Attention, archeologists of the future: If you find yourself sorting through the rubble of post-America, trying to figure out what led to our downfall, here’s a tip — check Burbank.
While not exactly a cultural touchpoint on its own, Burbank has of late become ground zero for a very particular sort of warfare: the box versus the bowl. And it’s exactly this high-level, shape-specific fighting that’s going to tear this society apart at the seams. Or, at the very least, make choosing a quick service midweek lunch option that much harder.
We’ve traveled far from the days of the effortlessly hip spokespenguin who graced the frosty covers of everyone’s frozen Kid Cuisine dinners. Farmers markets abound with fresh produce, the locavore movement has the whole neighborhood raising chickens and foraging for herbs, and anyone caught eating a stone fruit out of season gets impaled on a reclaimed wooden stake in front of the West Hollywood Whole Foods.
That’s all really great for the food chain and our bodies and the environment. But sometimes, all you want is a cool
penguin person to tell you what you should be eating, and why. Bonus points if they’ll deliver said foodstuff right to your door, and if it’s still got all that healthy-local-small-batch-organic stuff going on, too. That’s, more or less, the notion behind The Fare Trade.
You’ve probably seen it by now: a chef meticulously preparing tiny burritos for a tiny hamster’s perfect dining experience. The video, which is set to classical music and runs less than 90 seconds, was uploaded to YouTube recently and has since racked up more than 6.5 million views and Twitter endorsements from the likes of Jimmy Kimmel and Katy Perry. While the burrito-eating hamster has become something of an Internet celebrity, so too has its masterful “chef,” who isn’t actually a chef at all.
That enviable burrito maker is Farley Elliott, a comedy and food writer who regularly writes for this blog. You may know him as our resident strip mall rat, who’s been known to travel as far and wide as Reseda, Compton and Diamond Bar to explore L.A.’s fiercest strip mall pupuserias, carnicerias, Indian bistros, boba cafes and late night sushi bars.
We reached out to Elliott via email to ask about how he became the Internet’s most celebrated hamster chef, and he set the record straight on the questions you’ve all been asking in the Youtube comments: No, he’s not a chef. Yes, he worked with a hamster trainer to make sure the hamsters (there were several) were all well fed, and no, he will not cater your next dollhouse party – so don’t even ask.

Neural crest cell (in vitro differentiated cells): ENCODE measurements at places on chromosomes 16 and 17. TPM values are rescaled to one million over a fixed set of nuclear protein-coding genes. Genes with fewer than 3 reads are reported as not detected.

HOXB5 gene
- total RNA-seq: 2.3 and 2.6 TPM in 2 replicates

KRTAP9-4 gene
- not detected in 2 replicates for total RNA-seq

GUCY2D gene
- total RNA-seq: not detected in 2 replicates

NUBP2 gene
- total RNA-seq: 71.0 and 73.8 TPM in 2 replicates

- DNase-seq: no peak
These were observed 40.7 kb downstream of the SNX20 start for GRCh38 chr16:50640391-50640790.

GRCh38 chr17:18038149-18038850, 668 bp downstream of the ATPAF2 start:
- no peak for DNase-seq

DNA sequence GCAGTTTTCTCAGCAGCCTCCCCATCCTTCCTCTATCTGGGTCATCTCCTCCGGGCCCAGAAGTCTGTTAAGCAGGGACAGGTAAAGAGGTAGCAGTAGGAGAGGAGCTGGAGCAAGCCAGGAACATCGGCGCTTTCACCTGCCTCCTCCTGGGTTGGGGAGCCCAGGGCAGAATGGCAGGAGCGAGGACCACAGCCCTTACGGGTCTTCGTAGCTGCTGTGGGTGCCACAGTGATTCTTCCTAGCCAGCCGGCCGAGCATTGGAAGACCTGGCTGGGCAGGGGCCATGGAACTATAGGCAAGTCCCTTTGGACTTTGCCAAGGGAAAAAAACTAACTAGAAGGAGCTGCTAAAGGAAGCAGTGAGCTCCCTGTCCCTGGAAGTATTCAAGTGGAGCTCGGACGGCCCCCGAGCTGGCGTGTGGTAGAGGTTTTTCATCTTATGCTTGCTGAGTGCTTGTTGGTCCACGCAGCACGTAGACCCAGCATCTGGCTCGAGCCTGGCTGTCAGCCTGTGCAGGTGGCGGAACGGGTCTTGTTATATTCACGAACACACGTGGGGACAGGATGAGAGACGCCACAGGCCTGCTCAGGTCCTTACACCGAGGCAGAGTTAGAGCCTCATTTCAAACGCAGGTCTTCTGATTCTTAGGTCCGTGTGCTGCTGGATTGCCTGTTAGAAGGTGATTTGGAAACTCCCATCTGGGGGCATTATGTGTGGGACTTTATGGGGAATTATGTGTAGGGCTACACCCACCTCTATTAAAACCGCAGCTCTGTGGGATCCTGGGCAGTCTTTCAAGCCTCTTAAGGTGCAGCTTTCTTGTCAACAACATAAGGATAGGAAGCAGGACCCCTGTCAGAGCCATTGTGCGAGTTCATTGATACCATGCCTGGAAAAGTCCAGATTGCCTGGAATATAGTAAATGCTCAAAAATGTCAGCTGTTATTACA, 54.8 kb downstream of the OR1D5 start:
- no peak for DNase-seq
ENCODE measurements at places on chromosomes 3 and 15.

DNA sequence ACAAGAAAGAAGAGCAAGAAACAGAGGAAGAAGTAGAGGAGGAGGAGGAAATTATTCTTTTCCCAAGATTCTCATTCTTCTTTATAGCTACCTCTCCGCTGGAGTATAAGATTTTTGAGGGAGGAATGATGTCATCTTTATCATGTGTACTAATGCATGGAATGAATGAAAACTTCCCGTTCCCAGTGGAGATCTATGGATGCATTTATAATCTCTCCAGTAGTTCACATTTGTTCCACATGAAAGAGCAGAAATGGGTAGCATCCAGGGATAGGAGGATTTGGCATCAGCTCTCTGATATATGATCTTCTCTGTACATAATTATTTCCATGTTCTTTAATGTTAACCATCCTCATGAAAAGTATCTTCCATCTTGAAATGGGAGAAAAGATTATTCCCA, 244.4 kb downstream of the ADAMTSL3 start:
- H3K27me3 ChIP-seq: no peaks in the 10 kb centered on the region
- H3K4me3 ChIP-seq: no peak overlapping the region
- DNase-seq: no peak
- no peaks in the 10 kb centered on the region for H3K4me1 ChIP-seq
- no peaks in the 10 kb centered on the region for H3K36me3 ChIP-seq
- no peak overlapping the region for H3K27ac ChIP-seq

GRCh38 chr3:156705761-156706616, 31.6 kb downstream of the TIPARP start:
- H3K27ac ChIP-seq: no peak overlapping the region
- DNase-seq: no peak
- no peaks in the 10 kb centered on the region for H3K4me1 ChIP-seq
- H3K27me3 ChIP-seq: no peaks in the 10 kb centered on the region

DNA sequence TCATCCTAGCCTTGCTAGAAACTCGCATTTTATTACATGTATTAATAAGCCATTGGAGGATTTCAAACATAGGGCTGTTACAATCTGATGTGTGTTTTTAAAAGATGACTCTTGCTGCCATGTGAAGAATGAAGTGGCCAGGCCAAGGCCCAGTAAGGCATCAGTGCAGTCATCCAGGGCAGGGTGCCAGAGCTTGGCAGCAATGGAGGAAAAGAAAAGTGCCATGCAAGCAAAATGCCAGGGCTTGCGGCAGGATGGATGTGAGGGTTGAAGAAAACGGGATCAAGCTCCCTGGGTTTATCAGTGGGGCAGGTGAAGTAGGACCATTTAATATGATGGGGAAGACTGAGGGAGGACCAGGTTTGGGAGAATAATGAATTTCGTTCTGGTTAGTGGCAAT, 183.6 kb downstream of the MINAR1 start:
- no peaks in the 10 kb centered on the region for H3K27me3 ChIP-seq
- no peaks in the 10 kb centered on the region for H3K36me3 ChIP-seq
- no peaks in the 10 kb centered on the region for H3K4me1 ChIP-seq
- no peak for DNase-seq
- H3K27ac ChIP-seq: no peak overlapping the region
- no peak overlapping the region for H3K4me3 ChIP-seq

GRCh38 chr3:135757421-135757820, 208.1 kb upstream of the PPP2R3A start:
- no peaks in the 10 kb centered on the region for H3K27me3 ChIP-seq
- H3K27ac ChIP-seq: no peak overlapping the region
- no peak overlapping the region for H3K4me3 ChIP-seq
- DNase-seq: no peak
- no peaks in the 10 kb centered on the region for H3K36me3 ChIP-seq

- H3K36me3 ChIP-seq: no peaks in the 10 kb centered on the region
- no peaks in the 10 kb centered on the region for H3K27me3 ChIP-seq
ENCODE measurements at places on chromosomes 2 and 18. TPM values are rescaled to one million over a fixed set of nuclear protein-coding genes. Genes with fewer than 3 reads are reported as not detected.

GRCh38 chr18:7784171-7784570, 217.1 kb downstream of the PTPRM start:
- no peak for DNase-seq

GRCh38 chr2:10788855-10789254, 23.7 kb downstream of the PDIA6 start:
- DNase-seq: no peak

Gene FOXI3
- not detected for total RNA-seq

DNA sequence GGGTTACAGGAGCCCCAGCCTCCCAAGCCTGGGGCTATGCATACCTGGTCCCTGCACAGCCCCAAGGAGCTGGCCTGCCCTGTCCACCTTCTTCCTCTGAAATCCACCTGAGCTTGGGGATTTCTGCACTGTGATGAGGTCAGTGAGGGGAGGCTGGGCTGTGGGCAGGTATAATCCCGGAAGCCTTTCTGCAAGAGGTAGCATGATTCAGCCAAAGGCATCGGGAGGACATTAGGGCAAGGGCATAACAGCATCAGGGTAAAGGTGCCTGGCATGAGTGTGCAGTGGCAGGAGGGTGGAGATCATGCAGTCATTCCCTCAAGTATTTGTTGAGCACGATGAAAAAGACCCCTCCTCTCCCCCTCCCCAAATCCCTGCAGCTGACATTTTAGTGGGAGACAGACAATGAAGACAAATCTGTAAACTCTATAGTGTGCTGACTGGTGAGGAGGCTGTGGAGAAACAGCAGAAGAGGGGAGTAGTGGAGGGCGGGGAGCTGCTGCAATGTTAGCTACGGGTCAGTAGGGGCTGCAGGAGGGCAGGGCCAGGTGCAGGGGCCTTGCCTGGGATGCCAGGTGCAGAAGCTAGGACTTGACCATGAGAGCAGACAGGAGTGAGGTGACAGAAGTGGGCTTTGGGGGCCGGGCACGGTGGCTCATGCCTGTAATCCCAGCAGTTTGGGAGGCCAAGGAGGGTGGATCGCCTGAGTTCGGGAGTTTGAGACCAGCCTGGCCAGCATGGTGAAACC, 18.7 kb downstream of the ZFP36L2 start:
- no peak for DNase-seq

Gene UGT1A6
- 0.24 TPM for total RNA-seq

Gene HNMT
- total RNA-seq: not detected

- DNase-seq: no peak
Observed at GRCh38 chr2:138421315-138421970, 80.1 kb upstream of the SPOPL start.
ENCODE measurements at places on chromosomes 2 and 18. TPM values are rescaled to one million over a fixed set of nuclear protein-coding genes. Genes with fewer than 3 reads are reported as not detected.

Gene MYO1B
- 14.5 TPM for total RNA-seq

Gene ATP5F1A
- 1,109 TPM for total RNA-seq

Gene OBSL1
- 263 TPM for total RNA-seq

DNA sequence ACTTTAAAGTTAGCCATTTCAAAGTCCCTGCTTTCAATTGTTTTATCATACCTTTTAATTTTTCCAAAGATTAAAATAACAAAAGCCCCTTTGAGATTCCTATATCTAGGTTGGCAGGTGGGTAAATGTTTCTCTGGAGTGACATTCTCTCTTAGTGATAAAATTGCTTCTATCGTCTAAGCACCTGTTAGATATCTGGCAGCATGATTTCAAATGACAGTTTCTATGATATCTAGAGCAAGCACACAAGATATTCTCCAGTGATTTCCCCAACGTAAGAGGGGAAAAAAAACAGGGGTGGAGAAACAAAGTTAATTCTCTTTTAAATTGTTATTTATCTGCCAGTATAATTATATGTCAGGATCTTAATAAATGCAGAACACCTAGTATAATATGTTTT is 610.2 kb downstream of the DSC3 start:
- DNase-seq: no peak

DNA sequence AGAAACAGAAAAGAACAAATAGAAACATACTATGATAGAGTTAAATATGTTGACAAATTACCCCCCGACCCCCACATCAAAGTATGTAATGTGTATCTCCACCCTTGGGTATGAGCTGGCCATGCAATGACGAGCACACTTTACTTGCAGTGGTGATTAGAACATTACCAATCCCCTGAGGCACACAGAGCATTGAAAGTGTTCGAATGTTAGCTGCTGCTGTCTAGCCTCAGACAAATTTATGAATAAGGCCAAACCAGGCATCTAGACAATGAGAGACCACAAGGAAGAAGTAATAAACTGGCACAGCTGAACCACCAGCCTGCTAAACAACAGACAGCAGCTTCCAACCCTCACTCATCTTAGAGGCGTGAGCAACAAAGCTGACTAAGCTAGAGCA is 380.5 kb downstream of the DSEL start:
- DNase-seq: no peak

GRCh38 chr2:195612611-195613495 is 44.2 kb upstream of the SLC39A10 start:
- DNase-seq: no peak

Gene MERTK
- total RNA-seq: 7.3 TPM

“I can’t say for sure, but I think this place might be heaven.”
That, from an early 20s production assistant fresh out of USC, trying to make his OKCupid date laugh, as they stood in a line that stretched out the front door of Glazed Donut Bistro in West Hollywood and threatened to choke the pedestrian traffic on the sidewalk. She did laugh, and then they both looked down at their iPhones until something else funny came up.
You’ve got to admit this much when it comes to L.A.’s latest over-the-top, simple-but, you know, DIFFERENT, man eatery: Glazed Donut Bistro does hyperbole well.
Goodbye, Westside. Chef Walter el Nagar’s consistently fleeting Italian pop-ups titled Barbershop Ristorante, have been moving progressively east, with earlier stints in Venice and upstairs at the A.O.C. space on West 3rd. Now the chef, known for his work at beach town haunts such as Il Grano, Piccolo and La Botte, is putting down roots in the heart of Hollywood.
For the fifth installment of Barbershop, el Nagar will be serving his modernist cuisine inside The Farmer’s Kitchen on Selma. The extended stint will run Wednesday through Saturday nights, from 6:30 p.m. to 9:30 p.m., until Feb. 15. Barbershop will also forgo their usual timed seatings in favor of a more relaxed reservation policy, inviting guests to belly up to the well-lit bar space to interact with the open kitchen in real time.
If you’ll pardon the foul language for just a moment, there’s something important that needs to be said:
We f*cking did it.
Guys, WE DID IT. After years of monkeying around in space, sending James Cameron to the depths of the ocean to find his old goatee, we humans finally pulled back, took a good hard look in the refrigerator, and realized what was missing. We needed a gas station convenience box that prepares, heats and serves burritos, with optional sides, in under three minutes. And now it’s here.
Is your 2014 already off to a conspicuous start? It’s not really your fault; “science” decided to put New Year’s day on Wednesday this year, which kinda threw off the whole weekend-party-balance and has made these first few days of 2014 a real wasteland of productivity and lost resolutions. But help is on the way.
M Cafe de Chaya, every Angeleno’s favorite “I-don’t-know-what-I’m-eating-but-I-heard-it’s-good-for-me” joint recently kicked off a new location in Brentwood, and they’ve ramped up their offerings to include a weekend brunch.
It’s finally here. The food collaboration you didn’t know you were missing out on — streetwear and chicken & waffles — is hitting L.A., thanks to clothing brand Popular Demand. The young and hungry (in more ways than one) L.A.-based streetwear label, known in, let’s say, more youthful circles as a proprietor of hip and casual clothing, has managed to score one of the year’s biggest collaborations, with Roscoe’s Chicken & Waffles.
While the idea of urban-inspired clothing lines collaborating with other brands in out-of-the-box ways is nothing new, Popular Demand’s ability to wrangle the name and swooping Roscoe’s logo for a limited edition capsule collection is certainly a feat. In the nearly four decades since Roscoe’s has been putting fried chicken on top of waffles, this is the first time the nationally recognized local chain has put their name on someone else’s product.